Corrupt governments are inherently inept
Kurt Buff - GSEC, GCIH
kurt.buff at gmail.com
Wed Apr 3 16:12:34 PDT 2019
It's worth keeping in mind Pournelle's Iron Law of Bureaucracy:
"In any bureaucratic organization there will be two kinds of people:
those who work to further the actual goals of the organization, and
those who work for the organization itself. Examples in education
would be teachers who work and sacrifice to teach children, vs. union
representatives who work to protect any teacher including the most
incompetent. The Iron law states that in all cases, the second type of
person will always gain control of the organization, and will always
write the rules under which the organization functions."
On Wed, Apr 3, 2019 at 3:53 PM Ryan Carboni <33389 at protonmail.com> wrote:
> Corrupt governments are inherently inept, or at least appear so. There is a decisional overhead in maintaining the illusion of corruption or maintaining a certain level of BS that would avoid outraging people enough to take action. The complexity in decision making was partially what destroyed the Soviet Union, virtually all sectors of society was lying to each other to maintain an illusion and the ability of the central government to enforce their plans rapidly eroded.
> The US government is extremely corrupt. Take Trump for instance, why would the media keep mentioning he is corrupt, and yet Congress does nothing about it? Congress is the most powerful branch of government, ignoring Congress’s capability to censure or remove their own members, a 2/3 vote would allow Congress to take any action for any reason, exemplified by the Supreme Court decision in Nixon vs. United States (a different Nixon oddly enough). Congress can impeach the entire Supreme Court on a whim, impeach the entire Executive Branch even.
> So what does it say? Maybe Trump really is corrupt, he got rich from money laundering or so the media says. Where did the profits from Operation Fast and Furious go, to the ATF or to the gun runners themselves? ( https://www.nytimes.com/2017/09/08/us/atf-tobacco-cigarettes.html ) I suppose only Congress has oversight over that matter. But the United States is rapidly crumbling, and US politics have become a circus. The whole thing is a distraction, clearly. Every major city has rising unemployment, with homeless people looking more and more able to work, even the city I live in is in debate about adding maybe several dozen units for housing the homeless (which says a lot about everyone’s sanity or the size of the local homeless population).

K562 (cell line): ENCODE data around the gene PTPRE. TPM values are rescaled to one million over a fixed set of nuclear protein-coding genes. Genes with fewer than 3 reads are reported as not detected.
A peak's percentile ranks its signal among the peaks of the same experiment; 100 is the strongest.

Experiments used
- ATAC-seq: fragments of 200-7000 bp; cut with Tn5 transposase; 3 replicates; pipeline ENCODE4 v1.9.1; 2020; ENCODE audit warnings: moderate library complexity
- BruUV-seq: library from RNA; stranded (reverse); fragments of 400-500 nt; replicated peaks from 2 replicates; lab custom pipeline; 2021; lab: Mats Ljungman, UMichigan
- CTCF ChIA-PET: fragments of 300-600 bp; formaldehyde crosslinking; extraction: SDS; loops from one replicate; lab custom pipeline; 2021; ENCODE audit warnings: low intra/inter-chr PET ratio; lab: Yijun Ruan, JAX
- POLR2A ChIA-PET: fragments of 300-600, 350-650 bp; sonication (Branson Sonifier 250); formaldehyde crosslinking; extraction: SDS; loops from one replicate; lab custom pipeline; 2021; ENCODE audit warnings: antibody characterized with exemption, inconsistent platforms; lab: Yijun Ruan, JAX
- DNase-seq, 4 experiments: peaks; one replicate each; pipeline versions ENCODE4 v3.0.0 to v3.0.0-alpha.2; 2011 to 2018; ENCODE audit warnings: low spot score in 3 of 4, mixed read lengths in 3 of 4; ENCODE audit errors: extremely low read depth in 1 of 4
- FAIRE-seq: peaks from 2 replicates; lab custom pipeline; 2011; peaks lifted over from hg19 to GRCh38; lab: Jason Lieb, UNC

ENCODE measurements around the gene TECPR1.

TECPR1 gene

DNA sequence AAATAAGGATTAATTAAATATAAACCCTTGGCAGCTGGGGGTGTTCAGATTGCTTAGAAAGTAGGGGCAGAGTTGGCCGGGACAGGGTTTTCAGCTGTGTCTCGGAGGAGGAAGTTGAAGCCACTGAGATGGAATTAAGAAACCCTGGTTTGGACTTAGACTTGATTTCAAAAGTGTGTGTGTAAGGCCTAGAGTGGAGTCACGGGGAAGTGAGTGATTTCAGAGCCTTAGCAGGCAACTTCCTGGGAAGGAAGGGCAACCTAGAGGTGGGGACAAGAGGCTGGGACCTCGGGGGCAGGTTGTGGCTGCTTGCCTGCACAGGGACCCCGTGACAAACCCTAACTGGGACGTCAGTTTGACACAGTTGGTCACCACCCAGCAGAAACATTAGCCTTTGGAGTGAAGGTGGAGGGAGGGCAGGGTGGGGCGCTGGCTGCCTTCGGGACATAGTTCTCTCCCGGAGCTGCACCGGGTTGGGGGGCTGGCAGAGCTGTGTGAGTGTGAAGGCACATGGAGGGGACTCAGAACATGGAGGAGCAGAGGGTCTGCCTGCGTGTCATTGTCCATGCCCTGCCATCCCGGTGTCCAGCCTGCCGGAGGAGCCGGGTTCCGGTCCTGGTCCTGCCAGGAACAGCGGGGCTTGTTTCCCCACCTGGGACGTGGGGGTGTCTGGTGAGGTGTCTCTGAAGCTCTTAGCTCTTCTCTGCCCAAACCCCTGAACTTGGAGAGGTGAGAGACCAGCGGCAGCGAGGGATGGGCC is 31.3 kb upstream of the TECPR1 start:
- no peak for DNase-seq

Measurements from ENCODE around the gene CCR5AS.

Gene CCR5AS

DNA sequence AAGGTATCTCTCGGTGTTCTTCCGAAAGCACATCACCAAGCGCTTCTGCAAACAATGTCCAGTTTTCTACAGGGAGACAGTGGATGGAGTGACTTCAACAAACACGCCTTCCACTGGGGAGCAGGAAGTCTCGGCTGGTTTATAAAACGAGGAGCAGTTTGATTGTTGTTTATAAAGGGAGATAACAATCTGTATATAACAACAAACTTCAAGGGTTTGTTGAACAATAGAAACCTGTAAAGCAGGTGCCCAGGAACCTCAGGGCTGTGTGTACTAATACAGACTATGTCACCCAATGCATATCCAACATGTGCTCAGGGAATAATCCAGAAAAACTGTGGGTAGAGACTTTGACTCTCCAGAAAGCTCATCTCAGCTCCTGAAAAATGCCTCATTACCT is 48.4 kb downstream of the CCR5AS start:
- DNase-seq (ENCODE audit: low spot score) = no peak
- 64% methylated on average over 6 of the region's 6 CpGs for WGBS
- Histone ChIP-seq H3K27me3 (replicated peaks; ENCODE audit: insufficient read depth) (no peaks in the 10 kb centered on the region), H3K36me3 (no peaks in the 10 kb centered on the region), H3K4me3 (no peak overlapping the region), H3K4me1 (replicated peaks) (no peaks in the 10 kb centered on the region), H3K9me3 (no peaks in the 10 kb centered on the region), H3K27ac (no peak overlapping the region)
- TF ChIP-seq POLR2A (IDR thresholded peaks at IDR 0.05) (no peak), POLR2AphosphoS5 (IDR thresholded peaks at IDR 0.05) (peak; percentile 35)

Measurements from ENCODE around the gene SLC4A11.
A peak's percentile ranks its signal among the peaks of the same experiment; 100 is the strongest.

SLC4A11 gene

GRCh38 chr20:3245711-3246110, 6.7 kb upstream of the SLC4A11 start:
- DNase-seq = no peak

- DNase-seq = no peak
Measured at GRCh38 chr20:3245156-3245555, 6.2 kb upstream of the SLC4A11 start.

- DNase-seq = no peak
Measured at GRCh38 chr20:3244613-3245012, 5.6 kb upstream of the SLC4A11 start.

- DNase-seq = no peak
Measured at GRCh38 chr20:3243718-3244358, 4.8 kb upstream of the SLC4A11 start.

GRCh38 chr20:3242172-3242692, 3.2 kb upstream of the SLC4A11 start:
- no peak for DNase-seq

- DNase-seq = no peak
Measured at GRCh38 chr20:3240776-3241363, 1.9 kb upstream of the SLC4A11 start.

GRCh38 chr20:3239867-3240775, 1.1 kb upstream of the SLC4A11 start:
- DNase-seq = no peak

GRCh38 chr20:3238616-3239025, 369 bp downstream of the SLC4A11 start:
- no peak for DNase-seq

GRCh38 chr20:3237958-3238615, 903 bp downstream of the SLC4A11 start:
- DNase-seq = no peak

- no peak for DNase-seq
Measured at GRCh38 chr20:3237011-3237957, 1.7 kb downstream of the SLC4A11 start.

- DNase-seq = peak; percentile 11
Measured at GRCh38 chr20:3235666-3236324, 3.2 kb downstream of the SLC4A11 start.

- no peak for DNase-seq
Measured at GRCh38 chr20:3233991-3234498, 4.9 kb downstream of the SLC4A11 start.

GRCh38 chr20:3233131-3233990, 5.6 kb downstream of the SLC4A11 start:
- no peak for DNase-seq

> So. The US government can’t do anything about Trump? Just a bunch of leaks and exaggerated statements condemning Trump with no evidence? Even if the evidence had to be secret, Congress can’t be trusted with it? Or if Congress can be trusted with it, do they lack the spine to maintain a functioning and free society?
> I wonder what happened to the ATF agents involved with violating federal law and smuggling cigarettes. Maybe they pulled a John Connolly, forged informant reports and accepted bribes. Or they used fake informants and forged the paperwork to pay off other officials. It certainly seems outrageous, it sounds like the whole ATF could be potentially corrupt, or just a few bad apples. But what does it say about the “good” people if they don’t notice what is happening around them when they are practically in the thick of it?
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